Lifestyle and Lifespan
The Brazilian black tarantula is glossy black all over its body. The abdomen is bulbous and all eight eyes are clustered at the front.
The Brazilian black tarantula is in the same genus as the Chilean rose tarantula, but their colorations are very different.
The Brazilian black tarantula is covered in tiny little hairs, though they are not made out of the same things as our hair. These hairs allow them to sense movement nearby, but also can be flicked off their abdomen by their back legs. The hairs are barbed at the end, and can cause major irritation to a predator.
Not enough information is known on this species to determine home range and population numbers.
This tarantula will eat large insects, such as crickets, other arthropods, and mice and small lizards.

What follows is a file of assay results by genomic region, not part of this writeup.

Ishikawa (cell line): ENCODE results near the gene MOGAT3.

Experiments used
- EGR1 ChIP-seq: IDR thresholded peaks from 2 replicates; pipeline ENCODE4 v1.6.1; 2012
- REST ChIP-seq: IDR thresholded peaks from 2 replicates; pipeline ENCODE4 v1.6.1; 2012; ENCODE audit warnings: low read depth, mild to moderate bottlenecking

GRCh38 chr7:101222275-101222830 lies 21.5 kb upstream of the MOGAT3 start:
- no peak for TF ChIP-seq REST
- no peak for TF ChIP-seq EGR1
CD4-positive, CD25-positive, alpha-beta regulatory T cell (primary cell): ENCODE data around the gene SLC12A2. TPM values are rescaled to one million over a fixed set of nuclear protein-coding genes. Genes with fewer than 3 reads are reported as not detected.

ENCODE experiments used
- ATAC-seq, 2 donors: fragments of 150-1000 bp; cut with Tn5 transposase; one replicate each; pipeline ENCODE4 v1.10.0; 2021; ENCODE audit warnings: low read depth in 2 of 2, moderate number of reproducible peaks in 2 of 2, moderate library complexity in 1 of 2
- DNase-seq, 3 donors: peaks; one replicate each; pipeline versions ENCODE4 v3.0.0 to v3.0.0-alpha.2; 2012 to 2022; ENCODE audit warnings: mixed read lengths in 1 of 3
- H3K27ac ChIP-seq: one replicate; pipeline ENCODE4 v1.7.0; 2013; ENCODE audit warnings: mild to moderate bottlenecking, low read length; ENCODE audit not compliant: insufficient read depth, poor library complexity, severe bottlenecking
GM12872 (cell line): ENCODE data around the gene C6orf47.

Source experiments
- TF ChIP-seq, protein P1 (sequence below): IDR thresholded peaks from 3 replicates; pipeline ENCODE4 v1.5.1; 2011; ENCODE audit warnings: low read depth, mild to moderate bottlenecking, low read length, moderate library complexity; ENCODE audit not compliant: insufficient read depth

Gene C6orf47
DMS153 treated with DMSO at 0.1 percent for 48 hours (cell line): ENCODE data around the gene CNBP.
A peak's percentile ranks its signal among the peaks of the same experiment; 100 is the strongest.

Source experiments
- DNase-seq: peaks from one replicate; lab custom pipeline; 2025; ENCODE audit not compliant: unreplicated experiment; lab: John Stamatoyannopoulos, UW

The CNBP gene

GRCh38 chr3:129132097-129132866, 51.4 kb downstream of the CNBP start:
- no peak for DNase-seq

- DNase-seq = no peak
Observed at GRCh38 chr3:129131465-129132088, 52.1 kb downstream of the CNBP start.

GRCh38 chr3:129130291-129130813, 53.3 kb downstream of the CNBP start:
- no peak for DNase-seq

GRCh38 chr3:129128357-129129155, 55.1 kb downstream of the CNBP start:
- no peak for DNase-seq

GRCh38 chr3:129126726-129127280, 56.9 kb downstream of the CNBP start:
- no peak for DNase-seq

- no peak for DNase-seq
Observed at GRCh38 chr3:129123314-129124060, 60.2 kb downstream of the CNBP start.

One of the main defense postures of tarantulas is to raise their front legs and pedipalps to show their fangs. This is a warning to other animals nearby.
Tarantulas in general are solitary, and the Brazilian black tarantulas are no exception.
Mating occurs during the summer, from June through September. The smaller male will approach a female and touch her with his front legs to see if she is receptive. If she is, she will raise her front legs and allow the male to insert his sperm into the female’s seminal receptacle on the underside of her abdomen using his pedipalps.
A female Brazilian black tarantula can lay up to 600 eggs at one time.
These tarantulas have chemical sensors on their body to tell if something is food or liquid.
Brazilian black tarantulas hide out in their burrows, either to wait for food, or because they feel threatened.
Like all tarantulas, the Brazilian black tarantula will molt and shed their exoskeleton. The resulting molt looks just like the tarantula, and may even confuse some humans! However, the molt will be very lightweight and have a break on the carapace where the tarantula exited.